It’s not what you know… oh, hang on: it IS what you know!
I’m fed up of people who should know better saying they’re bored with the false dichotomy of skills versus knowledge. The knowledge vs skills debate is always worth having because it conceals a more fundamental disagreement (a real dichotomy, if you will.) about what’s most important. Let’s agree that no one is actually advocating that no knowledge is taught. I’m sure this is true. But saying that knowledge is ‘just a foundation for higher order thinking’ isn’t good enough either.
This picture from Joe Kirby’s blog sums it up for me:
Analysis, application, evaluation and all the rest are the merely the visible tip of what we know, the product of our knowledge. Quite literally, we can’t think about anything we don’t know. Any attempt to suggest that imagination is the ability to think about stuff we don’t know is mistaken. If we try to think about something unknown to us we rely on analogies, symbols and metaphors using thing we do know. (At least, that’s what I reckon – I’m happy to be proved wrong on this.) It’s not good enough to say that, “Yes of course knowledge is important” in one breath and then bang on about so-called ’21st century skills’ in the next.
I spent quite a lot of time thinking about and experimenting with SOLO taxonomy before realising that it often does more harm than good. The multi-structural stage of the taxonomy – what we know – is often viewed as something to move on from as soon as possible. All too often, hurrying students from ‘multi-structural’ – knowing some stuff – to ‘higher order thinking’ is used to prove pupils’ ‘progress’ and devalues the fact that a relational construct is only as useful as the quality of content knowledge. This is a pattern repeated in mark schemes from KS2 to undergraduate levels – pupils are expected to see relationships and synthesise ideas at every stage of education – the difference is how much we know and how complex this knowledge is.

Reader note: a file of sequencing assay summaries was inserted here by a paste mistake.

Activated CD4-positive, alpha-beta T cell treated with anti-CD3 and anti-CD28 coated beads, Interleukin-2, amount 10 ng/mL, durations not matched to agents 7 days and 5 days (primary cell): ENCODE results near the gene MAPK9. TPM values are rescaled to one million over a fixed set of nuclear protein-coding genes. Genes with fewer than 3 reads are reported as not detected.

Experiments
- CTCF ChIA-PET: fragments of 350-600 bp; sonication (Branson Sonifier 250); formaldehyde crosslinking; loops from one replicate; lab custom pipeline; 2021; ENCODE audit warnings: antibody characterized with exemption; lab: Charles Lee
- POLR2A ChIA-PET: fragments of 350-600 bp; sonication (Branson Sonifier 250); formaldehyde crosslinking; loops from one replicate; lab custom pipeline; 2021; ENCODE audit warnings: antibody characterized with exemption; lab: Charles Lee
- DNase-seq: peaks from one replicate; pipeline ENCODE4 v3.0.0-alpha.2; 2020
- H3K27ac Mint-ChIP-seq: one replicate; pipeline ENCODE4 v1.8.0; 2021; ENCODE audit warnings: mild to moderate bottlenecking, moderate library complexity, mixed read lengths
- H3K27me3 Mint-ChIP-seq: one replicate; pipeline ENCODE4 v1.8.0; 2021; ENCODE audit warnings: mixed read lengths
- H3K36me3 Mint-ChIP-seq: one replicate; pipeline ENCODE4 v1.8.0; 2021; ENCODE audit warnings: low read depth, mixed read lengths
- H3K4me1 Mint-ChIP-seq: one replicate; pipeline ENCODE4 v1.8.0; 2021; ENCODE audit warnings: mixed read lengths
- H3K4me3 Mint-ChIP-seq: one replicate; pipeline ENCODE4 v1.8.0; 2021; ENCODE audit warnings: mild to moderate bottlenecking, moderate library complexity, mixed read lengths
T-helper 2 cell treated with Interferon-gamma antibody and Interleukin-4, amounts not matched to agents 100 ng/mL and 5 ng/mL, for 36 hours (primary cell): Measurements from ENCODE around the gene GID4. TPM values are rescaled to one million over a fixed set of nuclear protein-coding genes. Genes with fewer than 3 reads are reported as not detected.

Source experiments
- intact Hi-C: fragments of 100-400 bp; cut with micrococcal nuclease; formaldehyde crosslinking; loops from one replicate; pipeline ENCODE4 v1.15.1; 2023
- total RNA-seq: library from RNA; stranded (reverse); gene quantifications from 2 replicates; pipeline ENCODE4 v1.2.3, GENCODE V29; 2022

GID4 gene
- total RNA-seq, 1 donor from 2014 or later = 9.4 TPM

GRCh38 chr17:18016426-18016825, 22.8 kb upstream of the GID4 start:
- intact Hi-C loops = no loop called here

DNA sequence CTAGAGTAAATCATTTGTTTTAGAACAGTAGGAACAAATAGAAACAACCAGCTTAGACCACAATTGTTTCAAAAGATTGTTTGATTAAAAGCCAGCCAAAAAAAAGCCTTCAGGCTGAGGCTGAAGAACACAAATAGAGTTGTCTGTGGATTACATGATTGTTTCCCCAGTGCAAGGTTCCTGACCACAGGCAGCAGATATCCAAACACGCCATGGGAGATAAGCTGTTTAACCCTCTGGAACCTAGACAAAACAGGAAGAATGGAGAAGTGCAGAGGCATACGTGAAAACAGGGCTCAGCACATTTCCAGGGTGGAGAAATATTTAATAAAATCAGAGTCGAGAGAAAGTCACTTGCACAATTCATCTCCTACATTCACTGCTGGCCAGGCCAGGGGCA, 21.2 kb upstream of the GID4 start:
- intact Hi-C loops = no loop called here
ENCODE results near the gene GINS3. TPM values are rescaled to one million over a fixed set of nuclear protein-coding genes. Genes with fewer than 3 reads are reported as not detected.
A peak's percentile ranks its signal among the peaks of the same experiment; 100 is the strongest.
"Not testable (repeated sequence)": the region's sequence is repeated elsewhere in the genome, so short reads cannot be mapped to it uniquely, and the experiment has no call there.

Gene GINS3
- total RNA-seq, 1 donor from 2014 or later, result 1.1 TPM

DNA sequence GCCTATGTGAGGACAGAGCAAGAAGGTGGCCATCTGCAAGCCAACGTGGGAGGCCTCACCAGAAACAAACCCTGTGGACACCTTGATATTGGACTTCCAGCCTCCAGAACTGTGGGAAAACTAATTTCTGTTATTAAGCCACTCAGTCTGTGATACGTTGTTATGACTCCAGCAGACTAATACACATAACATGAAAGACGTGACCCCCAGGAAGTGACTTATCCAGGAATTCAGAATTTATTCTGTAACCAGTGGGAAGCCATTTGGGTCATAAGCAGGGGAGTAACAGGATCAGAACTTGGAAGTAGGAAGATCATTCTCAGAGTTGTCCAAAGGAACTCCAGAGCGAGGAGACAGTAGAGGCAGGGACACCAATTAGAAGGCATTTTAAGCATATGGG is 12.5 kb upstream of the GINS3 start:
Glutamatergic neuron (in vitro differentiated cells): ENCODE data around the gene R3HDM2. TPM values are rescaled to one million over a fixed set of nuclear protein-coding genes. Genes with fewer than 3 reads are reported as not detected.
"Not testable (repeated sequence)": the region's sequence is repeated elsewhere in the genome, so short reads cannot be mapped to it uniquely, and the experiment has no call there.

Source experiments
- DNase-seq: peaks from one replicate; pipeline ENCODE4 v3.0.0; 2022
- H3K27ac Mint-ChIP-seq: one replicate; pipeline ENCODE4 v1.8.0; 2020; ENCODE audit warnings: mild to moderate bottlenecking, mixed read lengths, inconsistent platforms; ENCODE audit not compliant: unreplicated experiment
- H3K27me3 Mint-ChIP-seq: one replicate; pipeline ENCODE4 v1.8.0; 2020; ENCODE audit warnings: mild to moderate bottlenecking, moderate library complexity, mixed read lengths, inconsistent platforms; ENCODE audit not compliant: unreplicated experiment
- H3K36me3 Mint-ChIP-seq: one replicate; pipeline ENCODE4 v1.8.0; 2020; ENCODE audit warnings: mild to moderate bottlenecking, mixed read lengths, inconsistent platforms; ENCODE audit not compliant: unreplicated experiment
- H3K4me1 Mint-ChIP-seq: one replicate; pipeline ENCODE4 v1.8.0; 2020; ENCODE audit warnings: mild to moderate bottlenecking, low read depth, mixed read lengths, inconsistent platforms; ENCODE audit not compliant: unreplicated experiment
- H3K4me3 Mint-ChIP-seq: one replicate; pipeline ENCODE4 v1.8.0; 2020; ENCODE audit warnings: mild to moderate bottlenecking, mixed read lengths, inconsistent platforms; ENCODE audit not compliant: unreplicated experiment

The problem with Bloom’s, SOLO and all these sort of things is that they implicitly marginalise the role of knowledge in thinking and understanding. Viewing analysis as the tip of the iceberg is more useful in that it’s much more honest to suggest that analysis will always depends on the quality of what is known.